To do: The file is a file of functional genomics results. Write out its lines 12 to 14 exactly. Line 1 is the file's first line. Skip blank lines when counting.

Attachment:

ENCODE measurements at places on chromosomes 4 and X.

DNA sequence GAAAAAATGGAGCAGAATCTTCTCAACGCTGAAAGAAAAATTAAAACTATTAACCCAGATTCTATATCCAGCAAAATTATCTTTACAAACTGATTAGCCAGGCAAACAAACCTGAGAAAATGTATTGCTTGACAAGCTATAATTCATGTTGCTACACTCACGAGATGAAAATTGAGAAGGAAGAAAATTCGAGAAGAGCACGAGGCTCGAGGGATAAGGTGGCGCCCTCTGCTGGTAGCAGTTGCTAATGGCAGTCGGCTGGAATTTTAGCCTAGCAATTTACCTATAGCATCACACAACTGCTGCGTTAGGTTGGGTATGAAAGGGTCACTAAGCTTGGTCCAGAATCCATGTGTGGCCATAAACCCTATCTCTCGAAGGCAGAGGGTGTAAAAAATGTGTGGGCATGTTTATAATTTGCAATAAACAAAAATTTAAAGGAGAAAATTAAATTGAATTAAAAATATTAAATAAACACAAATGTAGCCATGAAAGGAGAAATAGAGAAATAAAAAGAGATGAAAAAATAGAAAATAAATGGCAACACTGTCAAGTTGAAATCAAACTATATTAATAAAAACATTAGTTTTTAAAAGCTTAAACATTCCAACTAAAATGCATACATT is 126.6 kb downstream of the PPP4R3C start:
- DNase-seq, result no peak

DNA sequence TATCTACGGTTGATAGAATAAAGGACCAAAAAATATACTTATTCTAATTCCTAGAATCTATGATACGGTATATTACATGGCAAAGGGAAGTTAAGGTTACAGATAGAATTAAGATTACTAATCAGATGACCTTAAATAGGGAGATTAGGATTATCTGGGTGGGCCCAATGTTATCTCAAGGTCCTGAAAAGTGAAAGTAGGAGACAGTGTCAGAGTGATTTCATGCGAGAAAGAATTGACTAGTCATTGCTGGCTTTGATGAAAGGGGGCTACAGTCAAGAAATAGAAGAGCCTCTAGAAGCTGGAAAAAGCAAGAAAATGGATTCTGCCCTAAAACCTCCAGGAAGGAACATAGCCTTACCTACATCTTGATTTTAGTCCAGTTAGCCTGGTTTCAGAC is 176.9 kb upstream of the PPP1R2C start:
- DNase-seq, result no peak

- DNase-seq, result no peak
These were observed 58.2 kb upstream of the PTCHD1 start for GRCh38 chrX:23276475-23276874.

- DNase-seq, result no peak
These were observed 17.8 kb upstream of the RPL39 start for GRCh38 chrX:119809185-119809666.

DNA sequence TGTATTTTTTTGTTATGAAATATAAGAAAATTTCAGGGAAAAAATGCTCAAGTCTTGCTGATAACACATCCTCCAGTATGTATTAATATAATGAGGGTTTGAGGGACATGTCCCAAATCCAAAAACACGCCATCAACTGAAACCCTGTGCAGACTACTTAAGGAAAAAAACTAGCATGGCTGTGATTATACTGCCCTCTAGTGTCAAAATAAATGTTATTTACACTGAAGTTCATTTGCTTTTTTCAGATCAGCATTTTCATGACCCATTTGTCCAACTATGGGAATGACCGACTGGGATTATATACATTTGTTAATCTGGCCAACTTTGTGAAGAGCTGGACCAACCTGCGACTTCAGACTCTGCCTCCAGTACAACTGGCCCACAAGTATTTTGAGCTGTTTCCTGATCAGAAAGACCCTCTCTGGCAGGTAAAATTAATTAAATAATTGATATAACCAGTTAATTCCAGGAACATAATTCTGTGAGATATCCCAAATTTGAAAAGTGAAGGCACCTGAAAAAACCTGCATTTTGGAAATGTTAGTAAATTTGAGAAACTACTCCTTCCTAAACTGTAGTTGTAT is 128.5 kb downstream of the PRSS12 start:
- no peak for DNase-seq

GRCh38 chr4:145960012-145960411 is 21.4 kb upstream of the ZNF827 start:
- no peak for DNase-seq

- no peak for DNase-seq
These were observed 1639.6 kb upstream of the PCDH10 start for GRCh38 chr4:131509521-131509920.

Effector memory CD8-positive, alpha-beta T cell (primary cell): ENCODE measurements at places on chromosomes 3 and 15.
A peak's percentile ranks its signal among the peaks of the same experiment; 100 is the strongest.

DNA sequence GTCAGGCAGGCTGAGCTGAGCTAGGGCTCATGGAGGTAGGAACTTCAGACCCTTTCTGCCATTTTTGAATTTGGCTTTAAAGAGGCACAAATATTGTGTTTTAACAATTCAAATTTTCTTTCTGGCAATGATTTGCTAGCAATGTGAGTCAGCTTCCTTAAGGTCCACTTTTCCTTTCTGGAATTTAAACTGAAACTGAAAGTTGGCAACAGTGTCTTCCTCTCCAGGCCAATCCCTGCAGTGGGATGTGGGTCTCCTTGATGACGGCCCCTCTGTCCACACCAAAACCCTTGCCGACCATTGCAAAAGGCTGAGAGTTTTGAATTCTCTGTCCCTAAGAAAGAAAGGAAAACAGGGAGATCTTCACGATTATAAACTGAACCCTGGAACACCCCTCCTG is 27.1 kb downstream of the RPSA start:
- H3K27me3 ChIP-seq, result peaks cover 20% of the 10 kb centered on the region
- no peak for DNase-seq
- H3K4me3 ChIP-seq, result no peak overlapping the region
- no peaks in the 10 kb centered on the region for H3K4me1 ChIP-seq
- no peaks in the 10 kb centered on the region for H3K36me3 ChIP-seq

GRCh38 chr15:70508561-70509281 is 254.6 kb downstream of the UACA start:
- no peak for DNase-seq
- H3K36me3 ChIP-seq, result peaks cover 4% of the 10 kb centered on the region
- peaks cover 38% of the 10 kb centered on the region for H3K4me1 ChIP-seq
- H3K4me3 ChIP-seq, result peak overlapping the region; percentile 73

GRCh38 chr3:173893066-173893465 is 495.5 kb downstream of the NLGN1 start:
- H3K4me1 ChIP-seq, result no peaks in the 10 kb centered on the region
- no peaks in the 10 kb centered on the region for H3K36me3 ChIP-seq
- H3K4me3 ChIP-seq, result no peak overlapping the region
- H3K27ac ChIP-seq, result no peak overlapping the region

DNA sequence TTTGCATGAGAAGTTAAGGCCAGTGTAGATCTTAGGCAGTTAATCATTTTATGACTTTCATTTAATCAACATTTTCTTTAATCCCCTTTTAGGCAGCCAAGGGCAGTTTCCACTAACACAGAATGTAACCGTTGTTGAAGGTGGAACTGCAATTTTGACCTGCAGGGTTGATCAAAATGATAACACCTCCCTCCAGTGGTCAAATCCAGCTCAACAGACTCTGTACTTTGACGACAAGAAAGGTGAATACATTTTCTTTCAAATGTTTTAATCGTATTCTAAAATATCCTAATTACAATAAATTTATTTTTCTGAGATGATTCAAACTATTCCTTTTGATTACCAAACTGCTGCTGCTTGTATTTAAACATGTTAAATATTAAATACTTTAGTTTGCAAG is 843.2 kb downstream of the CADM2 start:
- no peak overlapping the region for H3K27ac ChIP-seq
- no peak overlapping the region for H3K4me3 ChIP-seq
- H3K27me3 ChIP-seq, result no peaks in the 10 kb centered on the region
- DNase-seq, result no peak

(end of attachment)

GRCh38 chr4:145960012-145960411 is 21.4 kb upstream of the ZNF827 start:
- no peak for DNase-seq

- no peak for DNase-seq